Panoramic Images By Colin S Pearson

I use  PanoramaStudio  to blend sequences of overlapping photographs into these large panoramic images. When I have blended and adjusted the multiple photographs to my satisfaction, I then export the finished panorama from PanoramaStudio as a linked set of 'tiled' images, along with the necessary HTML and Javascript components, ready to publish here on my website.
The resulting panorama images are huge, but thanks to the magic of Javascript your browser should allow you to view them at a size and speed that suits you.
Note: After viewing a panorama, please return to this page by clicking your browser's 'Back' button.

975 Singers In One Picture
At The Sing For Water West 2013 / Charity Event
In Bristol's Amphitheatre On 6th July 2013
This 2013 Sing For Water West event raised over £51,500 for WaterAid!
Panorama Singers preview image,
1024 pixels wide
This panorama can use the 'gyroscope' controls on gyro-equipped mobile devices.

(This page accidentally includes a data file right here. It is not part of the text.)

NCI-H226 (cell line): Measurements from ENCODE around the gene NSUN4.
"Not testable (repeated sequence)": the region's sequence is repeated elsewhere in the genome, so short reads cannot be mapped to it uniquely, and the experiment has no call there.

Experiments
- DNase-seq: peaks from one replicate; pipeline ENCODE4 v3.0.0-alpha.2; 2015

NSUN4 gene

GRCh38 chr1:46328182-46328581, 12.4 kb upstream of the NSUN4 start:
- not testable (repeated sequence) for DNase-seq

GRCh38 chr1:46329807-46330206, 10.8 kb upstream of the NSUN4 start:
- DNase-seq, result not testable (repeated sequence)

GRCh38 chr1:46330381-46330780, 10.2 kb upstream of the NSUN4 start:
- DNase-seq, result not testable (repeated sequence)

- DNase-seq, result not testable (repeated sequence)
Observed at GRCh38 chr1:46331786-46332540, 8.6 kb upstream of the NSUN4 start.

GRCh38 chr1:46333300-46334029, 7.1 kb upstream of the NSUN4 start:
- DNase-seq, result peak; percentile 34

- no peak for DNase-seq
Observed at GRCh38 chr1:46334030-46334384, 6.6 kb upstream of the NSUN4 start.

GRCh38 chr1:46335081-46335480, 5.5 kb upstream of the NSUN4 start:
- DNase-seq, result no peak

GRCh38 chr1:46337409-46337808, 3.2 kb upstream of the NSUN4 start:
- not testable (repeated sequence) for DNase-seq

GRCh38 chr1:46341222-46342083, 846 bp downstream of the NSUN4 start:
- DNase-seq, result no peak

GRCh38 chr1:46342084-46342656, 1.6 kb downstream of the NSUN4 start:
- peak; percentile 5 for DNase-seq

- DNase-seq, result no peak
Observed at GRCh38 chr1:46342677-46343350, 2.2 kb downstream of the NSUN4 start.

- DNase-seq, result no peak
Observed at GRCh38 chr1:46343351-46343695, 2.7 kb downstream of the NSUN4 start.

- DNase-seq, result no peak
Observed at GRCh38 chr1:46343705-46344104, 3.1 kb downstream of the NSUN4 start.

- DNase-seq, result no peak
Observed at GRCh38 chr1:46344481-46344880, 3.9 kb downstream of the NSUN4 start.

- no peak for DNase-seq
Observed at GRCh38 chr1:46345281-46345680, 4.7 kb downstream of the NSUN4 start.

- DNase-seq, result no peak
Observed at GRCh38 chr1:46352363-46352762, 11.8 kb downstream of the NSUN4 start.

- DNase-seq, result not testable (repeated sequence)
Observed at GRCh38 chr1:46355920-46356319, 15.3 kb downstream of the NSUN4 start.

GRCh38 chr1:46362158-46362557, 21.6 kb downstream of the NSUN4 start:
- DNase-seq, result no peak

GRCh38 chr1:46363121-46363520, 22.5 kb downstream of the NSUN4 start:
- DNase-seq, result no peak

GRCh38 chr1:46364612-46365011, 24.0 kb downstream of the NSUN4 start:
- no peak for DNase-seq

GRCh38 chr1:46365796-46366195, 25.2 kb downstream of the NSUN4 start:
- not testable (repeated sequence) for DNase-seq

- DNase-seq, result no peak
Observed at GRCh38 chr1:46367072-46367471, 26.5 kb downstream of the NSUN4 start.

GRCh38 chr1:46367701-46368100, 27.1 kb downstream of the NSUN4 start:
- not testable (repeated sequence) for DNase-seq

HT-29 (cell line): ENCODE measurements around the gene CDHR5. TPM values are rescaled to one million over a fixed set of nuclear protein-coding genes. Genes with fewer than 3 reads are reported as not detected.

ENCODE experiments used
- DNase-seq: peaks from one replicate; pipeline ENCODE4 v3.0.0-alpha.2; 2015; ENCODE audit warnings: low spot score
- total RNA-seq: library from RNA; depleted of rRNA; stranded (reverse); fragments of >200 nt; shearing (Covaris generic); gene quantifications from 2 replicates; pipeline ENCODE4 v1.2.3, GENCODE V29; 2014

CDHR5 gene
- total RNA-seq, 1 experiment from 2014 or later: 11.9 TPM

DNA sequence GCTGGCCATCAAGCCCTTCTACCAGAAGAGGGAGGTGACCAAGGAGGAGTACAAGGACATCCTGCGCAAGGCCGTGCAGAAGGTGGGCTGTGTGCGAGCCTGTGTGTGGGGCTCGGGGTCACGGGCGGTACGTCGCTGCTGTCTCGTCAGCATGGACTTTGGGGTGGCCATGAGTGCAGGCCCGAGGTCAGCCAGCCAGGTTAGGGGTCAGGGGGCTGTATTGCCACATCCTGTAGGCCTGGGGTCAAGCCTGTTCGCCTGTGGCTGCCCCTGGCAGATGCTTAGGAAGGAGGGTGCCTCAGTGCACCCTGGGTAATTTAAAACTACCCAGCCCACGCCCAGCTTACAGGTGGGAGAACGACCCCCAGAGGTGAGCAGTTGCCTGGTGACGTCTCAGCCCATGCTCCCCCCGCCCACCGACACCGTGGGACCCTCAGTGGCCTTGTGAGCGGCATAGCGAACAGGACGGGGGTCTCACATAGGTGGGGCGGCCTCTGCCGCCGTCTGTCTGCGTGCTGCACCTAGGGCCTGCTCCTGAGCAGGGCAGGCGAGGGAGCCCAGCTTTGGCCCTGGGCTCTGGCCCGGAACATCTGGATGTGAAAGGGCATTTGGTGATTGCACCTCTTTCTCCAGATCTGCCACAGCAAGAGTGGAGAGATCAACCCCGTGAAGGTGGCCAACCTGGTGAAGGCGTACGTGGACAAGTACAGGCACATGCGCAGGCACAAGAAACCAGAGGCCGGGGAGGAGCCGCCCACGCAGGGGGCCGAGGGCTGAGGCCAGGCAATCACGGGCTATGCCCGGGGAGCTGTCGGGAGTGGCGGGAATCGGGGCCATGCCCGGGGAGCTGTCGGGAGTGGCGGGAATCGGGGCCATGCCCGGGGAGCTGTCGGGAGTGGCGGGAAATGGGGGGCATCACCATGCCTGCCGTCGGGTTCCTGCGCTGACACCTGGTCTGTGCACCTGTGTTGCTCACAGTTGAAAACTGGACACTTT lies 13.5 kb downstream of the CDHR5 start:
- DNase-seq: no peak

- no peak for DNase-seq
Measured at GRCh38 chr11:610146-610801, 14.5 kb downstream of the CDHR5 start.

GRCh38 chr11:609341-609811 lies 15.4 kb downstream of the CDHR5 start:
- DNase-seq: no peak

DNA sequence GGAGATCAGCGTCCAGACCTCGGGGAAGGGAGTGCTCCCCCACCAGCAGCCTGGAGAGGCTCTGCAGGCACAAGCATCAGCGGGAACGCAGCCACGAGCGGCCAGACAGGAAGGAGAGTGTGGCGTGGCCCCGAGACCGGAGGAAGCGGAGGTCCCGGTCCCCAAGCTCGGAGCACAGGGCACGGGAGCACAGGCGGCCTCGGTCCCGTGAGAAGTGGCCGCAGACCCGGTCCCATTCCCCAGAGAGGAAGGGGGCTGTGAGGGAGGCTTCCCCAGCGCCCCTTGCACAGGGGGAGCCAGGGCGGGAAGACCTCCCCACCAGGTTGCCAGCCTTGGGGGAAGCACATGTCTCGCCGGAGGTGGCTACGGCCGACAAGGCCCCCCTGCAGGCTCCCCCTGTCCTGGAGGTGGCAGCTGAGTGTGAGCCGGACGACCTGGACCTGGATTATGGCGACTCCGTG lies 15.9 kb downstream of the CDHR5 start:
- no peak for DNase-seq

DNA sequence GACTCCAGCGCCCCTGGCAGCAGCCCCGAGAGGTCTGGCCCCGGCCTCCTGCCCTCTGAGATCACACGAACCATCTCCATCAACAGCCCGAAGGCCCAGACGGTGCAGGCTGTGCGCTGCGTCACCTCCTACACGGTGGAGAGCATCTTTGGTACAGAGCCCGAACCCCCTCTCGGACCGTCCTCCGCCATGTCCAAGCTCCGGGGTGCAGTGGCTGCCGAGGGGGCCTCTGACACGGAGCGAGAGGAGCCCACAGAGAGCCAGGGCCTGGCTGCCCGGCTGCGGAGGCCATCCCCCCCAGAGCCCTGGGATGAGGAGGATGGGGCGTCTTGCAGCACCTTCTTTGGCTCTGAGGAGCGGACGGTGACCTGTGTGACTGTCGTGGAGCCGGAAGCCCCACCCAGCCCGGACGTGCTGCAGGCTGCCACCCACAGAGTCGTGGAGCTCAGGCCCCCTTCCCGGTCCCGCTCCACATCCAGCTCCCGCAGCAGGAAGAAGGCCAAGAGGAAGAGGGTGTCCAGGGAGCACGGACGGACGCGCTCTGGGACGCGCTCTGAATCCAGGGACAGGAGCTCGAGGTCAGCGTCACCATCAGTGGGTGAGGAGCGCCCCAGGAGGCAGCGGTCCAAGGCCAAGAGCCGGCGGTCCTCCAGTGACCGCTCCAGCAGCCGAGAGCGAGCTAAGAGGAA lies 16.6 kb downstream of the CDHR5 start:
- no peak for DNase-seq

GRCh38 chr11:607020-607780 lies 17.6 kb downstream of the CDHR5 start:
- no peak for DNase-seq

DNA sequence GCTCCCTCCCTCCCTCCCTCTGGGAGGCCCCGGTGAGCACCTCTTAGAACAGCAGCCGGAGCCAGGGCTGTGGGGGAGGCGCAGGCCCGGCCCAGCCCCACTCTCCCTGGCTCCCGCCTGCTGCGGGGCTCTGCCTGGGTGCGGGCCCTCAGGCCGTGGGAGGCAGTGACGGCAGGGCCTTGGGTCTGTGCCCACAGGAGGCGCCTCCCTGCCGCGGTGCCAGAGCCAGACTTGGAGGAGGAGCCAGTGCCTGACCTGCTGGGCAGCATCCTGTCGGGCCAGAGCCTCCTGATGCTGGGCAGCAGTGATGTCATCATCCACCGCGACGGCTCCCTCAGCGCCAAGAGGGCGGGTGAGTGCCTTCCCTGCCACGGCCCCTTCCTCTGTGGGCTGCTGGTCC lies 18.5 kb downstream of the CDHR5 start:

(You may need to press-and-release your finger on your device screen to enable your gyroscope option.)
(And use your browser's 'Back' button to return here.)

On Saturday the 6th of July 2013, a volunteer group of 975 singers from various established choirs around the South West of England, assembled and sang together for the biennial Sing For Water West event in support of the WaterAid charity.

I had the privilege of being a 'volunteer photographer' at the 2013 Sing for Water West performance and the 2009 Sing Your Socks Off event, and along with the few dozen conventional photos that I donated to the organisers on each occasion, I also tried to capture the merry atmosphere in these large panoramic images.